The push for high stakes standardised testing has created many business opportunities, as government funding is channelled into tests and texts rather than teacher training and reducing class sizes. This has fed a massive industry in test-related materials in the US that reached $592 million in sales in 2003, and over $8 billion in textbook and related educational materials in the US alone in 2006.
America's public education is in controversy. As public schools across the country struggle for funding, complicated by the impact of poverty and politics, some question the future and effectiveness of public schools in the U.S.
For free-market reformers, private investors and large education corporations, this controversy spells opportunity in turning public schools over to private interests. Education, Inc. examines the free-market and for-profit interests that have been quietly and systematically privatizing America’s public education system under the banner of “school choice.”
In Australian standardised testing (NAPLAN) has also given rise to an industry "where tests are available along with guidance from publishers to make your NAPLAN results successful? This is a nice little earner capitalising and exploiting the anxiety of students and parents. Schools aid and abet this by opting to purchase these materials".
The profits to be made from the testing industry ensure that apart from the general business support for testing there is a dedicated band of business lobbyists who have their own vested interests in pushing standardised testing. “At every hearing, every discussion, the big test publishers are always present with at least one lobbyist, sometimes more”.
Private companies are paid not only to produce the test and supply materials for test preparation but also to grade the tests. Given that by 2008 there will be some 17 tests required by NCLB for each school district each year as well as state tests and practice tests, this is a boom industry.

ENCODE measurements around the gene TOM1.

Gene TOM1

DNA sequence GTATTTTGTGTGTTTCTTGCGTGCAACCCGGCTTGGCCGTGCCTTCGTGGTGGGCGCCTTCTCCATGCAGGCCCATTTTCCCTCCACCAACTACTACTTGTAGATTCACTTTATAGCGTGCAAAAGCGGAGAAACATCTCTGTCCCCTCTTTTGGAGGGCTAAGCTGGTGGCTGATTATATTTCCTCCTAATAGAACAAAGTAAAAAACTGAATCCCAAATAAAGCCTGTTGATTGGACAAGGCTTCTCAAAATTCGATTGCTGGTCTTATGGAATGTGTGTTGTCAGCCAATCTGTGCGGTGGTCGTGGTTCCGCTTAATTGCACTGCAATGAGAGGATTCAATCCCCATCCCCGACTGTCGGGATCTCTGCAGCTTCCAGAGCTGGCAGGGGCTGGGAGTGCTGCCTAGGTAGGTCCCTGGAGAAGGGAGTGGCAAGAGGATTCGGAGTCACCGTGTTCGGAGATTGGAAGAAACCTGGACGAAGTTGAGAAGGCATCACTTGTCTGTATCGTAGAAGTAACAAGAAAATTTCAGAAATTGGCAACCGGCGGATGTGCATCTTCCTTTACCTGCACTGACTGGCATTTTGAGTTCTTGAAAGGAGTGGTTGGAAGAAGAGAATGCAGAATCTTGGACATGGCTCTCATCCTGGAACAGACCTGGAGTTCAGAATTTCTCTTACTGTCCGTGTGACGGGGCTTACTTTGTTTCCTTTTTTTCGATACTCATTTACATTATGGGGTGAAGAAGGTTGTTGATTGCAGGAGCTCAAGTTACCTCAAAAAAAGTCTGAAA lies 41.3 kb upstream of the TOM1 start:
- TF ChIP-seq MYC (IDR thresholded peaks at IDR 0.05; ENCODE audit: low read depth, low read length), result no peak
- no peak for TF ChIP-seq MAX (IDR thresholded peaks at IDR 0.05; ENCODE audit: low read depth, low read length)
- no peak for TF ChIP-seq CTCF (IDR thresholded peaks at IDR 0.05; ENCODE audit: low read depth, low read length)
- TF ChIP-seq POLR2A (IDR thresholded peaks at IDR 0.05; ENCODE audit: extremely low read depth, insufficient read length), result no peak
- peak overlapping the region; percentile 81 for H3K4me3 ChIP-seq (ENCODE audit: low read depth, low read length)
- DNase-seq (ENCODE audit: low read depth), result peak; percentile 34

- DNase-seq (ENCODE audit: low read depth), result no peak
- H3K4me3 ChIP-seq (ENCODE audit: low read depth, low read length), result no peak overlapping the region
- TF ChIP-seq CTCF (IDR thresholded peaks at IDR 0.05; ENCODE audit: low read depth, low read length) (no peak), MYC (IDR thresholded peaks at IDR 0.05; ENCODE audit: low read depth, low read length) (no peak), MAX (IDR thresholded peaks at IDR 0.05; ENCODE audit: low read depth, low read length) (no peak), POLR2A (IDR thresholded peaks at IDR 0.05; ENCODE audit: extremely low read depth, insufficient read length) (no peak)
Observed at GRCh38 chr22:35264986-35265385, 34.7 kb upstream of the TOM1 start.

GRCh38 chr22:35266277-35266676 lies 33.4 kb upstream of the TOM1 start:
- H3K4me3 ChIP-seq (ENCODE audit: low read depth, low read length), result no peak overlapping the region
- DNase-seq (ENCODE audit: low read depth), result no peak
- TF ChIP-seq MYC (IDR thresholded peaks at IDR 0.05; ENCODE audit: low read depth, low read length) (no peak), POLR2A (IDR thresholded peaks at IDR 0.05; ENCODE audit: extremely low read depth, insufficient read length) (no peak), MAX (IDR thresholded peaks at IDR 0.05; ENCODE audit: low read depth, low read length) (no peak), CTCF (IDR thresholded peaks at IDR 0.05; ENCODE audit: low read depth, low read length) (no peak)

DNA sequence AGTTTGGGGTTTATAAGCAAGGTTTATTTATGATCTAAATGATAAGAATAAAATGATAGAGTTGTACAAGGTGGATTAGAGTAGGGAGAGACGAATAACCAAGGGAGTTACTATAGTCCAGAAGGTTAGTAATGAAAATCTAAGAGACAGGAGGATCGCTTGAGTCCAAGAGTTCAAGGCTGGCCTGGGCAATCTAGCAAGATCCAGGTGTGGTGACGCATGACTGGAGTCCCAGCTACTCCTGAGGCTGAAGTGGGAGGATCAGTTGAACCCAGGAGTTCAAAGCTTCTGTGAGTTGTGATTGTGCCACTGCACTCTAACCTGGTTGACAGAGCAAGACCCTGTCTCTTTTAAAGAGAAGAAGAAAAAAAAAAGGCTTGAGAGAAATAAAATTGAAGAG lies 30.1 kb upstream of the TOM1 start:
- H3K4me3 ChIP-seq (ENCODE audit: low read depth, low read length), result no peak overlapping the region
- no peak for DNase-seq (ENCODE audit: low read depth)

The NCLB has provided such a windfall of business that it has been dubbed the Testing Company Welfare Act. It provides for some $13 billion of Title 1 money (money previously earmarked for helping low income students) to be spent on NCLB initiatives “including $3.7 billion expected to go to businesses developing supplemental curriculum, $3.5 billion to professional development services, and $1 billion to tutoring and test preparation companies”.
The respected Literacy Research Association has recorded its concern that “representatives of multiple commercial entities that stand to profit enormously from selling curricula, instructional materials, assessments, and consultancies as the standards are rolled out” are authoring US curriculum standards.
Private test companies receive little government oversight: “In fact, there is more public oversight of the pet industry and the food we feed our dogs than there is for the quality of tests we make our kids take”.
Schools pay for commercial test-preparation materials which can divert funds from very needy schools without any proven results. For example, Professor Linda McNeil, co-director of the Rice Center for Education, describes a primarily Mexican-American school in Houston “that had no library, almost no lab equipment and a shortage of textbooks. Instead of addressing these basic educational needs, the administration spent $20,000 for commercial test-preparation books. Scores at the school failed to improve.”
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